Bariatric Surgery Leads to More Weight Loss Than Counselling Program for Severely Obese Adolescents
By Kerry Young
OXON HILL, Md -- November 6, 2017 -- Severely obese adolescents shed more weight after bariatric surgeries than they did through approach that relied on counselling, researchers reported here at Obesity Week 2017, the joint Annual Meeting of the American Society for Metabolic & Bariatric Surgery (ASMBS) and The Obesity Society (TOS).
Adolescents who underwent laparoscopic sleeve gastrectomy lost on average 25.7% of their initial body weight, while those that had the laparoscopic adjustable gastric banding lost 6.09%. However, for the group that participated in the Fit5 program, the average loss was only 1.29%. The Fit 5 program involves working with dietitians and psychologists.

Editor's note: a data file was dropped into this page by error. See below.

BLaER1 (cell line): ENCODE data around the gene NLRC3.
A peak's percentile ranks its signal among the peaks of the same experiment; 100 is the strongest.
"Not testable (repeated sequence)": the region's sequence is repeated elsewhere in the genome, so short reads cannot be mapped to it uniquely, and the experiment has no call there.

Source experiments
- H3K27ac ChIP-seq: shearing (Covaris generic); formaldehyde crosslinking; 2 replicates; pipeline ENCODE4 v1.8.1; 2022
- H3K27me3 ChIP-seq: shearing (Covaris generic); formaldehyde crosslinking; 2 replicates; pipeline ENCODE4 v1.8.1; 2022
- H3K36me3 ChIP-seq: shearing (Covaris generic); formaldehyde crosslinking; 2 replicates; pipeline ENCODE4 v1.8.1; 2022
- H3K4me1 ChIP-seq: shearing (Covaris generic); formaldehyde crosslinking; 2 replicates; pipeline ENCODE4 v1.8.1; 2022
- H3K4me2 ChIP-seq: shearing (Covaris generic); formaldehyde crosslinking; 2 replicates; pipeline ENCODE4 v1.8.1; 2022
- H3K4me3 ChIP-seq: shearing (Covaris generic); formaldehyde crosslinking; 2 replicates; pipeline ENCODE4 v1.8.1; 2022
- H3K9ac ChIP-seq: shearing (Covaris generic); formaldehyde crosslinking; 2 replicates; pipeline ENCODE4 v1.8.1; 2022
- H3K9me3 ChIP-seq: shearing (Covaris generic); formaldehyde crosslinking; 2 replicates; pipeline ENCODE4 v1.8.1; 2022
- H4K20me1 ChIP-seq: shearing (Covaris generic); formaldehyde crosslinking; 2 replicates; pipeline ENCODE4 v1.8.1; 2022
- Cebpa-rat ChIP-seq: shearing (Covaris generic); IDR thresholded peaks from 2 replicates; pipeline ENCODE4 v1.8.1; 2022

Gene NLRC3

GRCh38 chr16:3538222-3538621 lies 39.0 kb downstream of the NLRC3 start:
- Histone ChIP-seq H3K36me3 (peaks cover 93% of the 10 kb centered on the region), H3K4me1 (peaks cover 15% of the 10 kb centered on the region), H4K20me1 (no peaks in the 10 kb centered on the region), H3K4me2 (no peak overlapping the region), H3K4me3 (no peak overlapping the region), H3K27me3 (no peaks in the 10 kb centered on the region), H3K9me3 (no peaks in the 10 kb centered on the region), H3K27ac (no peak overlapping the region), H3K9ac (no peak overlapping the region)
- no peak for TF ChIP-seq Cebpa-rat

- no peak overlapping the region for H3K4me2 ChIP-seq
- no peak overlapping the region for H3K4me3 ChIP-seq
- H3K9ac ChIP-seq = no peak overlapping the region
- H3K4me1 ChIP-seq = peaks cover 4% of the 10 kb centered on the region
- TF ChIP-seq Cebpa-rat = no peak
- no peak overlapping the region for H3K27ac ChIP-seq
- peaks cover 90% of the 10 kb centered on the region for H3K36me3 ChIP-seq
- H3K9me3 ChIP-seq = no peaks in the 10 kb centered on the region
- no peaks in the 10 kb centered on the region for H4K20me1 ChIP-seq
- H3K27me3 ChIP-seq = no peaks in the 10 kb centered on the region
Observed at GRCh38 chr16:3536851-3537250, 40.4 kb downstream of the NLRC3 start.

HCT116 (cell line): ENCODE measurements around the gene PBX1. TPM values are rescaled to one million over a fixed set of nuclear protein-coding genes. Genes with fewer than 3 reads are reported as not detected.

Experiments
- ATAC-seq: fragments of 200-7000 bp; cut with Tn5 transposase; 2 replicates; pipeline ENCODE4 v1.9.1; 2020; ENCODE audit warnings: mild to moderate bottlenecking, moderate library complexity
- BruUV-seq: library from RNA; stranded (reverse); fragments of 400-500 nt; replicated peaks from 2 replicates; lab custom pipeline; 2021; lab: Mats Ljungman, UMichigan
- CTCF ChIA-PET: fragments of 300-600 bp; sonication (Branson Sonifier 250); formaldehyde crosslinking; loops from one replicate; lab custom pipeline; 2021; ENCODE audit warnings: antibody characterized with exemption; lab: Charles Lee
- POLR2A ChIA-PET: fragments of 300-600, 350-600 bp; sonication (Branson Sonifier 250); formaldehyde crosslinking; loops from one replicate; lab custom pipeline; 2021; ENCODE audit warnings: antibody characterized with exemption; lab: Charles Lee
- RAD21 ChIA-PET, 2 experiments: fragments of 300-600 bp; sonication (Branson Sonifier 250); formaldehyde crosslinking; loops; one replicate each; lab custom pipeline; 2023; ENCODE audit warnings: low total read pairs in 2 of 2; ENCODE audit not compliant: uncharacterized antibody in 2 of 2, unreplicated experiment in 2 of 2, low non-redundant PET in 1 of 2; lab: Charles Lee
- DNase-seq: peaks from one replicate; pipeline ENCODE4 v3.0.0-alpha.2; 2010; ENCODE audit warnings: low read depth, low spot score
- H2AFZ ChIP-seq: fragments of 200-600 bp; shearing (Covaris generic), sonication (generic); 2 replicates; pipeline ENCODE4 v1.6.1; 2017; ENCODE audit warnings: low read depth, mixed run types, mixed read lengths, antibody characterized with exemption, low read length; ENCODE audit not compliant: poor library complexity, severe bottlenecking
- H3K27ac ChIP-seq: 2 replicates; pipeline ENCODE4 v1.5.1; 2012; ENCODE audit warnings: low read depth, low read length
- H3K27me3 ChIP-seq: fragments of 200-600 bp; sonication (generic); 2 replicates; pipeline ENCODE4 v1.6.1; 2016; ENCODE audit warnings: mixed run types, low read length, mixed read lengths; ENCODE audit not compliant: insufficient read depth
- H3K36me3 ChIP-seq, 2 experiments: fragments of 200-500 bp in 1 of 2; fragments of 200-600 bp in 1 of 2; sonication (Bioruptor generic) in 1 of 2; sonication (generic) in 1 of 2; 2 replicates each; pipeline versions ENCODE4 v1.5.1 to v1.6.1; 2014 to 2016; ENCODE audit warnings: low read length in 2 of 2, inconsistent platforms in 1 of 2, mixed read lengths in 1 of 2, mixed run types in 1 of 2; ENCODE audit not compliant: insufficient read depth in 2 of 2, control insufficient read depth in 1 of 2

These weight losses translated into a 12.77% reduction in the body-mass index for the sleeve group, while the band group had a 2.39% reduction. For the group that participated in counselling, the average body mass index (BMI) reduction was 0.64%.
“This may indicate that for adolescents with increased medical comorbidities that may be remedied by weight loss, surgical interventions should be considered and discussed with families,” reported Melissa Santos, PhD, Pediatric Obesity Center, Connecticut Children's Medical Center, Hartford, Connecticut, and colleagues.
She said the next step with the research should be to look at the sustainability of weight loss among this group of patients.
The surgical intervention group included 20 females and 7 males, with an average age of 17 years and a mean initial BMI of 46.18. The band surgery was the most common treatment in this group. The Fit5 group included 3 males and 3 females with a mean BMI of 42.97 and the sleeve group included 3 females and 1 male with an initial mean BMI of 48.94, making this the heaviest group at the start of the study.
[Presentation title: Surgical Versus Non-Surgical Treatment for Adolescents With Severe Obesity: Preliminary Results. Abstract A5015]